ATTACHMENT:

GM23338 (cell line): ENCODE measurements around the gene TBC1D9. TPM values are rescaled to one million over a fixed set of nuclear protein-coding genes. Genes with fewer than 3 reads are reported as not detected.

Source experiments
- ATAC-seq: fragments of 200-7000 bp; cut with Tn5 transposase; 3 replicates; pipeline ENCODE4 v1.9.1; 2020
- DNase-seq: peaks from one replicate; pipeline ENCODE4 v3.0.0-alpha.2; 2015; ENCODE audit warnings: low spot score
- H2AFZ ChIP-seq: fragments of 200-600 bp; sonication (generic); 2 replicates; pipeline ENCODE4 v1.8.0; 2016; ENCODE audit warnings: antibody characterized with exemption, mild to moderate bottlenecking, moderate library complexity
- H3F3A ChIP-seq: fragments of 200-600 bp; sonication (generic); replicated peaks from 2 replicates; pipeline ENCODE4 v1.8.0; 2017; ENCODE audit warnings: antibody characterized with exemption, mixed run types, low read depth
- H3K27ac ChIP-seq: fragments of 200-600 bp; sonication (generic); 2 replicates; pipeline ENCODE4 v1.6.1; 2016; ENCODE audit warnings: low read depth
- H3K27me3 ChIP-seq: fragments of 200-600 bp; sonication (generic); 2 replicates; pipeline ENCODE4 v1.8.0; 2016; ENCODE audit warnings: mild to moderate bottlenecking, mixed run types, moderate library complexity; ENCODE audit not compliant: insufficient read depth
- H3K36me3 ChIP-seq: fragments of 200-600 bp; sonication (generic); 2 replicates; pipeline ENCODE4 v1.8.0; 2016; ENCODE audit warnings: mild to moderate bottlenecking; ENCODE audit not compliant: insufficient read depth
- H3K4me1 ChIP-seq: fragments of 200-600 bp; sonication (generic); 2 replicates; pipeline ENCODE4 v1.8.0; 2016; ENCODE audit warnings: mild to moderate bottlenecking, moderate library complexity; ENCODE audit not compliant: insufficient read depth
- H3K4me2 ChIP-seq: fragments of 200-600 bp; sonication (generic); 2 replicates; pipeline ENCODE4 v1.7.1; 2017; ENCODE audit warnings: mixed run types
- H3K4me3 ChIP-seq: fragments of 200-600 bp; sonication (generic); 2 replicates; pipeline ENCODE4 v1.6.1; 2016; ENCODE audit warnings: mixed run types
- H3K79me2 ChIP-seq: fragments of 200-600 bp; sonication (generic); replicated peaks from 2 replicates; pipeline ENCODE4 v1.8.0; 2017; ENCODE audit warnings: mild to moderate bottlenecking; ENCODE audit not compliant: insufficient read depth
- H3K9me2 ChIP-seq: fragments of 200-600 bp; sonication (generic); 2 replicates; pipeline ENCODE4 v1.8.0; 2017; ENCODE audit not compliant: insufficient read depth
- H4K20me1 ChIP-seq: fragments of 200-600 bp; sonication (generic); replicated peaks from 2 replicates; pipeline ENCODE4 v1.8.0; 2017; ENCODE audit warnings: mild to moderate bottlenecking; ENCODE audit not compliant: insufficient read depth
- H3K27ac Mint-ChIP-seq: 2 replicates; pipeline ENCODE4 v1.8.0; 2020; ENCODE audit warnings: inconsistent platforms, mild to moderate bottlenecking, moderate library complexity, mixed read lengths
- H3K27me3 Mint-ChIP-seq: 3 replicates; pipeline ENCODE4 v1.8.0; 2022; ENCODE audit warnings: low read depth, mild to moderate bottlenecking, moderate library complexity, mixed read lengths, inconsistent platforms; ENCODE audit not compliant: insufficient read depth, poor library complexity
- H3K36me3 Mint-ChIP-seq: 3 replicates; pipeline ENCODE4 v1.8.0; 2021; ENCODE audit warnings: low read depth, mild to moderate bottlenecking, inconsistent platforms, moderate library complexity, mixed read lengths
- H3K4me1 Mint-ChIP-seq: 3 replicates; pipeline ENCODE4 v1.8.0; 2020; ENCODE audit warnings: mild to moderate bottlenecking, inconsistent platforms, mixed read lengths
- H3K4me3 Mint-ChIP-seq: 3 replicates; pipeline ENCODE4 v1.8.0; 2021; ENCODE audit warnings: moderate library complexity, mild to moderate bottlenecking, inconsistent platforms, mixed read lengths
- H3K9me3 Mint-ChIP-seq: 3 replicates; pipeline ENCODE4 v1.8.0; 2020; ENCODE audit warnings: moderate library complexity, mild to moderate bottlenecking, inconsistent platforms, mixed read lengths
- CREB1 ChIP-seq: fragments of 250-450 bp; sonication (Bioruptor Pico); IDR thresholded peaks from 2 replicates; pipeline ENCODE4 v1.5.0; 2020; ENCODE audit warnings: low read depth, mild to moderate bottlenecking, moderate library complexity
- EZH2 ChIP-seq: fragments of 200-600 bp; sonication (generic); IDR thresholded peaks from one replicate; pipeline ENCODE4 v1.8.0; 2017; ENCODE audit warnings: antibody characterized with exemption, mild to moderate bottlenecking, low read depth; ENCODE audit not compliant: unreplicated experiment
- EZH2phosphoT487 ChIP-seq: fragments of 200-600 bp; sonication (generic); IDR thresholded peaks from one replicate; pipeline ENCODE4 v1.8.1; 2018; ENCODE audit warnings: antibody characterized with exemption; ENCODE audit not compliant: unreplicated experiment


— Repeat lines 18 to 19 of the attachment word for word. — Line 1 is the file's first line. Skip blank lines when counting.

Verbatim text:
- H3K36me3 Mint-ChIP-seq: 3 replicates; pipeline ENCODE4 v1.8.0; 2021; ENCODE audit warnings: low read depth, mild to moderate bottlenecking, inconsistent platforms, moderate library complexity, mixed read lengths
- H3K4me1 Mint-ChIP-seq: 3 replicates; pipeline ENCODE4 v1.8.0; 2020; ENCODE audit warnings: mild to moderate bottlenecking, inconsistent platforms, mixed read lengths